Daily Archives: December 8, 2010

They are looked after in most paternal fashion

On Friday evening, 12 July 1912, a special train left Sydney for Yanco in the Riverina, carrying a large contingent of politicians, senior civil servants, various other dignitaries, and senior representatives of a number of newspapers. They arrived at Yanco at 8 o’clock the next morning, had breakfast in a large tent near the station, and set out for the days activities. There were about 150 in the party, and every available horse and vehicle was pressed into service to take them on a tour of the immediate area. The land had belonged to Sir Samuel McCaughey, who had allowed the Government to resume a portion of his property at a very reasonable rate, so reasonable that one of the dignitaries later that day described him as ‘a benefactor to his country.’ Sir Samuel had also shown the way by developing an irrigation scheme at his own expense, thus helping to demonstrate the practicality and utility of the concept.

The politician credited with initiating the official scheme was the former Minister for Works, Mr. C.A. Lee, after whom Leeton, the central town of the area, then in the early stages of development, had been named. The land was divided into blocks for purchase by small farmers of limited means, so that the scheme would benefit the ‘poor’ man. The Government would do all it could to provide for the settlers, and they were encouraged to apply themselves to the task of making the venture a success. They could build homes with their own capital or have the Government build the style they wanted on a ten-year loan. Canals were laid out, water was supplied, roads were being developed and buildings constructed. Land had been cleared, with some trees left for shade, cattle and horses had been brought in, butter and bacon factories had been built, and there was even a School of Arts. In reporting all these things, the Sydney Morning Herald commented, ‘They are looked after in most paternal fashion, these settlers.’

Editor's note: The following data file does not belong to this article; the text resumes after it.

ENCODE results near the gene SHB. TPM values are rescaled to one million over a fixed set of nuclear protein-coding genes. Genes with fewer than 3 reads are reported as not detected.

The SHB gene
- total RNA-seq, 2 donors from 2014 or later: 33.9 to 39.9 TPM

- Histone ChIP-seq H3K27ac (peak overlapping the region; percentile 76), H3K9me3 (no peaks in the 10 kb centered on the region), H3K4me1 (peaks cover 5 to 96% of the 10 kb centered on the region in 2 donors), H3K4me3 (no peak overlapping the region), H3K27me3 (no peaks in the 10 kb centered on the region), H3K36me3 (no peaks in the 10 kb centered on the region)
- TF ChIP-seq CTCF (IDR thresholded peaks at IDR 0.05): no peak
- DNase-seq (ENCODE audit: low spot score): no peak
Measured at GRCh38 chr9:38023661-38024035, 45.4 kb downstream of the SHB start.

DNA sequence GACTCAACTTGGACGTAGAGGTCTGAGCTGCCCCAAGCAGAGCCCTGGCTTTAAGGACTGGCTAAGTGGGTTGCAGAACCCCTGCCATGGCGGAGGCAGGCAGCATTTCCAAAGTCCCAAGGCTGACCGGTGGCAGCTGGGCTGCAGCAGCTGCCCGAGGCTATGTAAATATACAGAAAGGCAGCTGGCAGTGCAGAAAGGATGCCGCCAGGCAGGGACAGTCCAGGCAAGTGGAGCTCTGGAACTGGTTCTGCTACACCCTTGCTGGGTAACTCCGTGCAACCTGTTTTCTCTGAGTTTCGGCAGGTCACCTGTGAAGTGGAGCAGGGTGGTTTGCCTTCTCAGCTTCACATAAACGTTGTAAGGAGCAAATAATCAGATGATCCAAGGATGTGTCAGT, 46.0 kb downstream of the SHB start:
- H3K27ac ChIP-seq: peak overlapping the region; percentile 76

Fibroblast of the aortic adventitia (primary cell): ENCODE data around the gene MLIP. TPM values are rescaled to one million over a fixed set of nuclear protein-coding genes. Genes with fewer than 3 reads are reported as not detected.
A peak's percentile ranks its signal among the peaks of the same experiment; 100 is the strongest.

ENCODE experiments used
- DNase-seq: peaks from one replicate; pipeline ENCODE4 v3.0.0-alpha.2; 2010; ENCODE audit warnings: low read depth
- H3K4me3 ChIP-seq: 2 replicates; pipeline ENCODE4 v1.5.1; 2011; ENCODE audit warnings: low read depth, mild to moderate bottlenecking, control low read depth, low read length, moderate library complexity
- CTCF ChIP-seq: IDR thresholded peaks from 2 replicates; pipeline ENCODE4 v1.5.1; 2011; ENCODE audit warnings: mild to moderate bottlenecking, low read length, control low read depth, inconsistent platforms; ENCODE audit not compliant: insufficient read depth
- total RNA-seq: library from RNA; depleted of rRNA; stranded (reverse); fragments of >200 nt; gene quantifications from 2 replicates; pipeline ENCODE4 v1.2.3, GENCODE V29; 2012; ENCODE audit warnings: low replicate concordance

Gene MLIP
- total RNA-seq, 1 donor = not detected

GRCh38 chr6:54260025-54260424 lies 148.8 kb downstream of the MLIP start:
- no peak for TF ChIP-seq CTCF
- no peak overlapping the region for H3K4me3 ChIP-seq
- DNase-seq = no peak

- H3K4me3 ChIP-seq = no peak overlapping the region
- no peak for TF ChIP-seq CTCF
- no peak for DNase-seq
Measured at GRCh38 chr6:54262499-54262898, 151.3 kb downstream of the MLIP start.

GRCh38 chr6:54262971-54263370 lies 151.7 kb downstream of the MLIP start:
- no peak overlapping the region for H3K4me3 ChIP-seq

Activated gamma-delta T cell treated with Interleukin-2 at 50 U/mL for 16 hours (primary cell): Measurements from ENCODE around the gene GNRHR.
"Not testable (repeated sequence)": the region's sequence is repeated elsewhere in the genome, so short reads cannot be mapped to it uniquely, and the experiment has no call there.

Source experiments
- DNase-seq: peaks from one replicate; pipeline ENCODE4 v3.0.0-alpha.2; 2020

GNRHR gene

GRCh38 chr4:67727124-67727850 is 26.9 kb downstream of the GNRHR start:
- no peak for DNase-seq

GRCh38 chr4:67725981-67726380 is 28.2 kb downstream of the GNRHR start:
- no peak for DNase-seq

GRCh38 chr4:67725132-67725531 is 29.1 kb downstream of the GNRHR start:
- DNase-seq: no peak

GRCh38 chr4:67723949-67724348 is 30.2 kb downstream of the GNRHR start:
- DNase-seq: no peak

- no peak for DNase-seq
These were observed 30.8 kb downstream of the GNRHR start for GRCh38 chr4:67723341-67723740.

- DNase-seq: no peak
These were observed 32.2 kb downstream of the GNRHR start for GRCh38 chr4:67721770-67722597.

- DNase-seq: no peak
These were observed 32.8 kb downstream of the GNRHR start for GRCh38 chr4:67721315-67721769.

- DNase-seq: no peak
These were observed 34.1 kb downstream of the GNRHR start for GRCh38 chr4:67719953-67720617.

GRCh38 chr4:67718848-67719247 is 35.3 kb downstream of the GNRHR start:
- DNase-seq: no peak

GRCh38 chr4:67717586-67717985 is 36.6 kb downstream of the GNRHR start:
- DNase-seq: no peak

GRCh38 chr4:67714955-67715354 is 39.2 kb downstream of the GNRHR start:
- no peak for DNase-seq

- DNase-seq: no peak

In the course of the day an orange and a peach tree were ceremoniously planted. The sluice gates were officially opened, and at 6 o’clock a banquet was held in the marquee, both occasions giving opportunities for speakers to express great hopes for the scheme. It was looked on as the best in the world. The dam being built upriver at Barren Jack would be the largest artificial reservoir in the world after the Assouan dam in Egypt. The Minister for Lands, Mr. Beeby, foresaw a population of a quarter of a million. The M.P. for the Riverina, Mr. J.M. Chanter, was glad that this portion of New South Wales was now being recognised at its true worth, rather than being called ‘the Never Never country, as it was when I first went into Parliament.’ Mr. Lee, M.L.A., could assure the settlers that all possibilities had been investigated. ‘Under no conditions would they be left without water, and they could feel assured that the results of their labour would find a market.’

Mr. L.A.B. Wade, the Executive Officer in charge of the whole work, gave some details of the origin of the scheme, which he thought very few people knew. ‘I think the first practical steps may be said to date from the time that Colonel Home, the Chief Irrigation Officer of the Punjaub, was brought here to report on irrigation.’ Colonel Home advised the necessity for storage and recommended exploring sites along the Murrumbidgee for a dam and a canal on the south side. This was in 1894. Mr. Wade took the responsibility of preferring the north side of the river for the development of the canal system. Colonel Home also advised, unofficially, not to bring engineers from overseas. ‘Go in and do the work yourselves.’ This had been done, and now that the engineering tasks were being achieved it was time to show what the population could achieve on the agricultural side.

‘I look upon this scheme,’ said Mr. Lee, ‘as being a great instructor that will lead by degrees to the settlement of our great, dry, western country.’

‘Water for the land. Barren Jack floodgates open. Great Murrumbidgee scheme. Official ceremony’, Sydney Morning Herald Monday 15 July 1912, p. 7.